Women shoppers can be a tad fussy when it comes to shopping for sarees during Deepavali. In Malaysia, most women wear sarees on special occasions or for festivals.
For this reason, customers are particularly careful about the colour, embroidery, type of material and style of the sarees they purchase, observes Klang textile shop Chennai Silk House’s operational manager Kotteeswaran Thanasekaran, 25.
“Most of our customers prefer classic sarees that can be worn for years and passed down through generations. Unlike in India, Malaysian saree wearers do not follow movie trends, and instead prefer new or custom-made designs,” says Kotteeswaran.
He explains that women mostly choose fashion over comfort: they want to look their best for a specific reception or event for the festive season.
“For Deepavali, sarees of silk, silk cotton, chiffon, and polyester-cotton in bright colours of red, dark green, dark pink, dark blue are most popular among our patrons. Linen silk is also increasingly in demand in recent years due to Malaysia’s tropical climate. Pastel shades are also getting more popular,” adds Kotteeswaran.
Kotteeswaran and his team go to India four times a year and meets with roughly 80 suppliers to get the latest designs that are trending in the market.
“We bring in about 100,000 sarees each year from different parts of India; from Kolkata to Bhubaneswar all the way to Kanchipuram and Mysore,” he says.
Typically, he says, families start their Deepavali clothes shopping as early as August and typically spend RM800 to RM2,000. Sarees can cost anywhere from RM 20 for a printed polyester saree t0 RM1,800 for handloom silk sarees.
Kaymalatha Subramaniam, who sells sarees on her Instagram page, Rooted in Tradition, agrees.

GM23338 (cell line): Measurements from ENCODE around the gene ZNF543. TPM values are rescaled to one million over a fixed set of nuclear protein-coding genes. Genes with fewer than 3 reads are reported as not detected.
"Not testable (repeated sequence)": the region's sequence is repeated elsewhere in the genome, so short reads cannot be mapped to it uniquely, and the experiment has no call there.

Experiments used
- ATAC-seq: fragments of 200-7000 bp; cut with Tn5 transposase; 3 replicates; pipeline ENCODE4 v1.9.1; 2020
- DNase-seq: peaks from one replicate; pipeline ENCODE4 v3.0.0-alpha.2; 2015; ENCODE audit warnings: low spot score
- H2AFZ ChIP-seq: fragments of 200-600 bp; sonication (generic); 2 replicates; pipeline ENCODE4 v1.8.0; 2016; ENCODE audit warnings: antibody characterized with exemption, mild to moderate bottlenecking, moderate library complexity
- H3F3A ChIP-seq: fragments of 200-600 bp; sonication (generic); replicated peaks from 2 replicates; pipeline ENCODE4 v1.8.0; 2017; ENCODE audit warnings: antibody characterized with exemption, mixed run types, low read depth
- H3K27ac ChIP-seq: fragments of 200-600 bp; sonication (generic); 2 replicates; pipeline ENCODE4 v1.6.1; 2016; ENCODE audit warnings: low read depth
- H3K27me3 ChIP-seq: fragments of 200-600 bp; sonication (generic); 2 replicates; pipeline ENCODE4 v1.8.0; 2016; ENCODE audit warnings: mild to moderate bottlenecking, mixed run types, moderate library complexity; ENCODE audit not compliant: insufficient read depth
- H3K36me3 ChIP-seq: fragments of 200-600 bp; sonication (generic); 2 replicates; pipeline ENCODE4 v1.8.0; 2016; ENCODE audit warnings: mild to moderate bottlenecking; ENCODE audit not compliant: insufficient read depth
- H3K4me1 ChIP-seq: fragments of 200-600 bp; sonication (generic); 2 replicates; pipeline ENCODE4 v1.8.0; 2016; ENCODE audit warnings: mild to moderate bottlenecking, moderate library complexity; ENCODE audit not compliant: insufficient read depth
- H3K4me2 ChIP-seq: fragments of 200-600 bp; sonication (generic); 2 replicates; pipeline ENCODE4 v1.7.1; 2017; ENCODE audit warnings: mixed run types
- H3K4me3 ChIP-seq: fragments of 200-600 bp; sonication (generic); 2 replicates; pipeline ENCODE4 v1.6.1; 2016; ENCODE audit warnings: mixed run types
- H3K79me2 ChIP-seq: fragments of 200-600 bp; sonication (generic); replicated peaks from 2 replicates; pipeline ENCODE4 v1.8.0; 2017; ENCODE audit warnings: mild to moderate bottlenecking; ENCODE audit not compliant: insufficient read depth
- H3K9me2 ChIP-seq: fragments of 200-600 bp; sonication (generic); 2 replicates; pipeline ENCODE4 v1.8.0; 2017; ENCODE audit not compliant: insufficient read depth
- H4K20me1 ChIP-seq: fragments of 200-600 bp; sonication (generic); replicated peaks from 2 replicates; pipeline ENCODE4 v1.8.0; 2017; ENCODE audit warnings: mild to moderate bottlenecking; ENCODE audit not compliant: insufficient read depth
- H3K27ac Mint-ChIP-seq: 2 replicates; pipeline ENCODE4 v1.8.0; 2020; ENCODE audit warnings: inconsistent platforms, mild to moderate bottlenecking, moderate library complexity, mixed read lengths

“Malaysians are fussy saree shoppers but recent trends show a preference for silk and silk-cotton sarees as these material are soft and lustrous. Linen is also growing in popularity as the material makes for easy wearing,” says Kaymalatha, who has been running her online business since 2012.
She sources for sarees from various places in India like Madhya Pradesh, Chettinad, Kolkata, and Kanchipuram to cater to customers’ needs.
“My customers are always on the lookout for designs that look unique. They don’t mind forking out extra money for one-of-a-kind handloom sarees. Vivid colours like green, red, yellow, and pink are generally the colours people opt for Deepavali.
Kotteeswaran says his clientele prefer specific motif designs like peacock as well as floral designs. Lotus, hibiscus, jasmine, and rose are very much sought-after by customers during Deepavali.
There is also a growing trend for comfortable Indian tops like kurtis, salwar kameez, Anarkali suits and tunics. Vaitheswary Ramanathan, who sells Indian clothing on her Instagram page, cottonspice_boutique, has received large orders for cotton tops.
“For women, pastel shades are selling like hotcakes. For men, printed and woven kurtas are a popular choice. Consumers are willing to spend if the designs are eye-catching, reasonably priced and comfortable.”
Also read: Find out why Deepavali shopping is a cherished family tradition.
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